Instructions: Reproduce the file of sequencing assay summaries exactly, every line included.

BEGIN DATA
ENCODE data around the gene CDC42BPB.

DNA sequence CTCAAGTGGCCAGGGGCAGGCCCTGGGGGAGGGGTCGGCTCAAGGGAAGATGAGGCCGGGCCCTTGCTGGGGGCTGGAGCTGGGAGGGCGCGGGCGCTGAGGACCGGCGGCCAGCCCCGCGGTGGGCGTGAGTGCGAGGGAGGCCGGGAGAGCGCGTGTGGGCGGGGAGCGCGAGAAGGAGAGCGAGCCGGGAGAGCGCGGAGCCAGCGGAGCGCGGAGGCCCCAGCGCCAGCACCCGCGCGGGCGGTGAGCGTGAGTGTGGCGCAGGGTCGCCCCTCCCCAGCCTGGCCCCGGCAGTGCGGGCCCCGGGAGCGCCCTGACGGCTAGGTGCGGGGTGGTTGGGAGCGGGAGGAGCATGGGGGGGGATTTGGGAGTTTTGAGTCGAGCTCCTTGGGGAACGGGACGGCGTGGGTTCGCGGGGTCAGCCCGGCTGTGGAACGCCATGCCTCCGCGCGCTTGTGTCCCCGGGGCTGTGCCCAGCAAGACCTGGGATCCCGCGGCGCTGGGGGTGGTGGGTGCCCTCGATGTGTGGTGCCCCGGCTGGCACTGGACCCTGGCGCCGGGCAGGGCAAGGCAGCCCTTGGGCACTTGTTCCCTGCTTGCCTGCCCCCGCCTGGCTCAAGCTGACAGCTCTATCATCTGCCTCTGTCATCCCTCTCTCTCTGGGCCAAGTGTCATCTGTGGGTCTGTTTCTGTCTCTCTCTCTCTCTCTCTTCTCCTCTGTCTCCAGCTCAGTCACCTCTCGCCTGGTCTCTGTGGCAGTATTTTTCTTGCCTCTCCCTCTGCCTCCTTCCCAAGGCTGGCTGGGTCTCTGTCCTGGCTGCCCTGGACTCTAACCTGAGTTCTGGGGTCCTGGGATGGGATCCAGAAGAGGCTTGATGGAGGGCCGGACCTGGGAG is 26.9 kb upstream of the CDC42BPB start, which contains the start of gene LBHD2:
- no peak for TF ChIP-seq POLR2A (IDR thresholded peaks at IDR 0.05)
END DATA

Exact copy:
ENCODE data around the gene CDC42BPB.

DNA sequence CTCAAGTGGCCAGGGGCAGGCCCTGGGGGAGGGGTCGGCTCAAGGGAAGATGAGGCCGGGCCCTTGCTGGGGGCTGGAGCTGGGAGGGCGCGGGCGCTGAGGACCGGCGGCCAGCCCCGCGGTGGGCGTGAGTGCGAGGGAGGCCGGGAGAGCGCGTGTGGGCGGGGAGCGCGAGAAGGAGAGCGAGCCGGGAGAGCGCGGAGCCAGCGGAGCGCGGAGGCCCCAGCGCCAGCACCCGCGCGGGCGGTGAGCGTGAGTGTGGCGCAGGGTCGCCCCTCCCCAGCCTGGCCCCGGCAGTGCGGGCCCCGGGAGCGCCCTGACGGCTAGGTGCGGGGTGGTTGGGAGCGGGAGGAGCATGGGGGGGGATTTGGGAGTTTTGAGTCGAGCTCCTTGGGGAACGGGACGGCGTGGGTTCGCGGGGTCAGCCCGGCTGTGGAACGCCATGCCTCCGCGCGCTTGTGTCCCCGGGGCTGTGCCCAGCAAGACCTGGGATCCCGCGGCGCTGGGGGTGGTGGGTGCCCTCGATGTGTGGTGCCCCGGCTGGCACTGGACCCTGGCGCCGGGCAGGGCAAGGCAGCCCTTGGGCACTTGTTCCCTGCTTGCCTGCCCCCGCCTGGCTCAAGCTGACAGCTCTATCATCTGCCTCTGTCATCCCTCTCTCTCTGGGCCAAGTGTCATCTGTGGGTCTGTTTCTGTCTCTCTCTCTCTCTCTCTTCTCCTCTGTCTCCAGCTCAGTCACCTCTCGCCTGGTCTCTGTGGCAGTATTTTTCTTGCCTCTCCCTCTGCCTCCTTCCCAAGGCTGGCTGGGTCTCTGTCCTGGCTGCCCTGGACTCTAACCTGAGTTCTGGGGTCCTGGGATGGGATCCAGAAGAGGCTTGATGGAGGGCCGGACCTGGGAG is 26.9 kb upstream of the CDC42BPB start, which contains the start of gene LBHD2:
- no peak for TF ChIP-seq POLR2A (IDR thresholded peaks at IDR 0.05)